Apple appears to have equilized the supply-side of the iPhone 5‘s rocky supply and demand balance. But the wait time for the world’s favorite smartphone has left a bad taste in Apple.com customers’ mouths.
I don’t enjoy branding new “gates” for Apple releases (ok — I kind of do), but the new “gate” associated with Apple and buy the iPad mini could be called something like “Retailgate.” This new moniker comes after a new report that shows the Apple.com website at a 4-year low for customer satisfaction ratings. While the rating is a composite of several factors, chances are, buy Kindle Fire HD the wait time on ordering has much to do with the sharp decline in consumer sentiment when purchasing from Apple’s web-based store.
Citing a study from Forsee, 9 to 5 Mac reports:
“Forsee has Apple at a four-year low in customer satisfaction in its survey of 24,000 customers during prime Thanksgiving and Christmas shopping seasons. Apple slipped three points to a satisfaction score of 80/100 this year, putting Apple at its lowest in four years and bumping it out of the top 5. . . buy Watches under $1000 Forsee focused on four areas of overall satisfaction including the perception of fairness in pricing, the appeal of merchandise, website functionality, and the quality of website content. Among recommendations made by Forsee to retailers for the focus areas, Apple’s online store is listed as needing to improve the ‘usefulness, convenience and variety of online features available to site visitors.’”
The notion that Apple.com is suffering from a lack of “usefulness, convenience and variety of online features available to site visitors” that is driving its score down seems to be a bit odd in terms of an explanation for the low marks at Apple.com. While it is true that the high-profile firing of retail chief Browett constitutes a big change in the direction of retail operations at Apple, has the overall functionality of the Apple site and online store dramatically changed over the past year or so?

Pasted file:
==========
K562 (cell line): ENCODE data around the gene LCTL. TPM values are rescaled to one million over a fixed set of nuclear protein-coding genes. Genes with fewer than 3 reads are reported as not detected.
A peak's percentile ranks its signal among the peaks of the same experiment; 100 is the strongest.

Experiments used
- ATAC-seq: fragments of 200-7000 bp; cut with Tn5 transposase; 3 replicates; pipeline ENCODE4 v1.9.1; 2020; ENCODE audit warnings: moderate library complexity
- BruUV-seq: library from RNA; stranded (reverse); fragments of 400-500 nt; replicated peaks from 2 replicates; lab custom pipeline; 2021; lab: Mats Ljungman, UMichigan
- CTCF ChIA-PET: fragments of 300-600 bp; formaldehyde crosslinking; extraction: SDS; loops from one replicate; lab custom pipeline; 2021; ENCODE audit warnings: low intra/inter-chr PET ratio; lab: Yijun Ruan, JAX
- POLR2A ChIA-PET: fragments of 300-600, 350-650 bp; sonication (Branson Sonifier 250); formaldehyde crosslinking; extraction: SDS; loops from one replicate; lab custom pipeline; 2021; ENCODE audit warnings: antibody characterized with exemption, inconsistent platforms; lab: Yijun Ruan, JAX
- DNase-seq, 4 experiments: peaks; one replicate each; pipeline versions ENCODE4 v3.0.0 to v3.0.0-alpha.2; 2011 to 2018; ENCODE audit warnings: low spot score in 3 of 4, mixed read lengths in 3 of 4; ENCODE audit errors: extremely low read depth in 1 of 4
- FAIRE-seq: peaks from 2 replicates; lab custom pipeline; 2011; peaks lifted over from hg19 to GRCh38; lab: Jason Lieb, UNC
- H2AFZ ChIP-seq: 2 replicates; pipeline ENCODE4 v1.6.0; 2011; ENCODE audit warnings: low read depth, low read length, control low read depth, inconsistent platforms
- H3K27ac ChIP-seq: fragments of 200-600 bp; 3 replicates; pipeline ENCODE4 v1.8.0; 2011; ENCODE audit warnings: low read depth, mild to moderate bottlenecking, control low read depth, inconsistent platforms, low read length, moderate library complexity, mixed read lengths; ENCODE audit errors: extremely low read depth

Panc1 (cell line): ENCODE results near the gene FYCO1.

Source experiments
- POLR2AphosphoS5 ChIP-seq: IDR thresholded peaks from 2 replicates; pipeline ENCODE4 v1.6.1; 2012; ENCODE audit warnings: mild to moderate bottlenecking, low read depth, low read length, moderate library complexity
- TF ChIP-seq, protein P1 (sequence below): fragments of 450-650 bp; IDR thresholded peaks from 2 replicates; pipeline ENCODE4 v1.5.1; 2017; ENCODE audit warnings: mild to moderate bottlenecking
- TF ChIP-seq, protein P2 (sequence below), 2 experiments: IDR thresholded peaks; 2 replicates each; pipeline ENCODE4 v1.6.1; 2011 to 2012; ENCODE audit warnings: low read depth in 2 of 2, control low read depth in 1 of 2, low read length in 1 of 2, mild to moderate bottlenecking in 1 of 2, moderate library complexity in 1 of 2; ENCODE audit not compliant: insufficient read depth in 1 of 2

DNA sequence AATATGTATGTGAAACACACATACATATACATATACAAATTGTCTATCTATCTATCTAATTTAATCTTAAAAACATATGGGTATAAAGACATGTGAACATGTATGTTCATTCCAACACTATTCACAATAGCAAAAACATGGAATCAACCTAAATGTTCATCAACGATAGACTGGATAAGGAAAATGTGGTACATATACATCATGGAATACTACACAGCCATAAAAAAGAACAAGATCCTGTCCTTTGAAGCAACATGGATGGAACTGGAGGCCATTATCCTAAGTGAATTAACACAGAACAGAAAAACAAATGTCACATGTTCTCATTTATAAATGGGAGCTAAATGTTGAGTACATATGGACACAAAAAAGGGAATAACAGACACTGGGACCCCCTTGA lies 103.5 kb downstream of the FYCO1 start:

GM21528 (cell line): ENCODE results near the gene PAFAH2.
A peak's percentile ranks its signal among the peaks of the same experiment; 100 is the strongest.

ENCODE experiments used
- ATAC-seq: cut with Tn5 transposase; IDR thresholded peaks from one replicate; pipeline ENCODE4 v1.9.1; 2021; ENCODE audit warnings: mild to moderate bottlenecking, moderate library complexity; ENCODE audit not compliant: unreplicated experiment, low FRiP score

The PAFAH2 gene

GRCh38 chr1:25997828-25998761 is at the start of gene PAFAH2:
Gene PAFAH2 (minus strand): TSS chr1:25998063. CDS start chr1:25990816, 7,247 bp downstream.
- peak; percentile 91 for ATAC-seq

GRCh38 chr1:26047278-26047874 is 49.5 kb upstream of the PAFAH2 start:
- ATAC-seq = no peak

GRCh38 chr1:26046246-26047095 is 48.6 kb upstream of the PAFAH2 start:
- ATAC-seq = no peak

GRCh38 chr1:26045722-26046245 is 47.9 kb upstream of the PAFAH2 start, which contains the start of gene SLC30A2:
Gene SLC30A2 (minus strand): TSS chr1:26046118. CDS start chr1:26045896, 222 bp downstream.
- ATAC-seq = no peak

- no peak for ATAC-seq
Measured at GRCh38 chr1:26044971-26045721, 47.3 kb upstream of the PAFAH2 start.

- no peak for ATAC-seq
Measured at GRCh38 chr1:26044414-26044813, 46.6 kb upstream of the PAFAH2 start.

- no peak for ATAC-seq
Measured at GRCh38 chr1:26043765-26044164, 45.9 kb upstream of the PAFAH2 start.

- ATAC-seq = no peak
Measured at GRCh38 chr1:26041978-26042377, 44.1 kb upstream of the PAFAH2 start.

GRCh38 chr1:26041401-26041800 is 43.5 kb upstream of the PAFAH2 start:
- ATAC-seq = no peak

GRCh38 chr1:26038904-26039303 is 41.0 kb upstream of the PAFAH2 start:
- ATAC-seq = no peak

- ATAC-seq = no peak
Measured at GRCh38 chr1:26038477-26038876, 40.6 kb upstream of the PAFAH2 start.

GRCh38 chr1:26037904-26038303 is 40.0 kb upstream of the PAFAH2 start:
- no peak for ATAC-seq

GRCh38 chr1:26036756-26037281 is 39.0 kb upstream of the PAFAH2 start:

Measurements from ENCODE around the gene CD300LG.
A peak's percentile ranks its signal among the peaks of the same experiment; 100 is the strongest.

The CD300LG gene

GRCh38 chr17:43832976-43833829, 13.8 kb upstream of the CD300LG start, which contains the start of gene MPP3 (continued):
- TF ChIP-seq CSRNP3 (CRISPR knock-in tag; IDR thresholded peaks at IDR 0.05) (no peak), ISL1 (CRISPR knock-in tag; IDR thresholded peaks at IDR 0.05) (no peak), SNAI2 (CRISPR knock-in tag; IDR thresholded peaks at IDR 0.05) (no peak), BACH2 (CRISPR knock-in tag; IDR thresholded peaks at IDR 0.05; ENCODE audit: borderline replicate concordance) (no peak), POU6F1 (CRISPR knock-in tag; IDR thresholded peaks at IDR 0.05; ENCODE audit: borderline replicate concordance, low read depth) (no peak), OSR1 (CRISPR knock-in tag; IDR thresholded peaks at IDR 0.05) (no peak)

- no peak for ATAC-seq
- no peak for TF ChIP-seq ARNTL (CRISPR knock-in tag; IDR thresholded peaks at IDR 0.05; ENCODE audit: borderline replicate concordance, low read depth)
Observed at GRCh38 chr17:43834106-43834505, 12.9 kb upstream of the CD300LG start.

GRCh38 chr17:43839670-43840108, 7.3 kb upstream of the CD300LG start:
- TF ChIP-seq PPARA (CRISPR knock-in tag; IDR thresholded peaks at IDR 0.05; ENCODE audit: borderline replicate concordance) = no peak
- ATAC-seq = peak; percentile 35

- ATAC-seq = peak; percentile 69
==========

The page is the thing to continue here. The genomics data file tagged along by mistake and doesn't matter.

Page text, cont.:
9 To 5 Mac appears to agree that another factor might be in play here: “Apple has also run into some big issues with supplies of iPhone 5, iPad mini, and iMacs after the introductions of the products this year, which could have affected customers’ view of the retail experience.”
I think that the scarcity of new Apple products has much to do with the decline in customer satisfaction. The objections that consumers generally have with purchasing items online are having to pay for shipping — an extra cost not associated with the brick-and-mortar retail experience — as well as the wait time for receiving a purchased product. In this way, top retailers have endeavored to make shippings costs cheap if not free, and shipping times as fast as possible.
In the case of purchasing high-end items like the iPhone 5 and iPad mini, consumers want them fast — especially after plunking down their money ahead of receiving the item. There is no doubt, therefore, that the slow shipping times for the iPhone 5 may have done more damage to the Apple brand in consumers’ eyes than we first realized. The iPhone and iPad, while wildly popular, are still mass-produced goods, and modern consumers are not accustomed to waiting for much of anything these days — especially when they spend some major coin.
Apple will have their work cut out for them to streamline production for its premium products, and ensure that customer service and order fulfillment move as quickly as possible. Chances are, a refreshed iPhone 5S in 2013 should be an easier lift for Foxconn and component suppliers, meaning that we should not see the same level of supply shortages as we did with the iPhone 5 in 2012.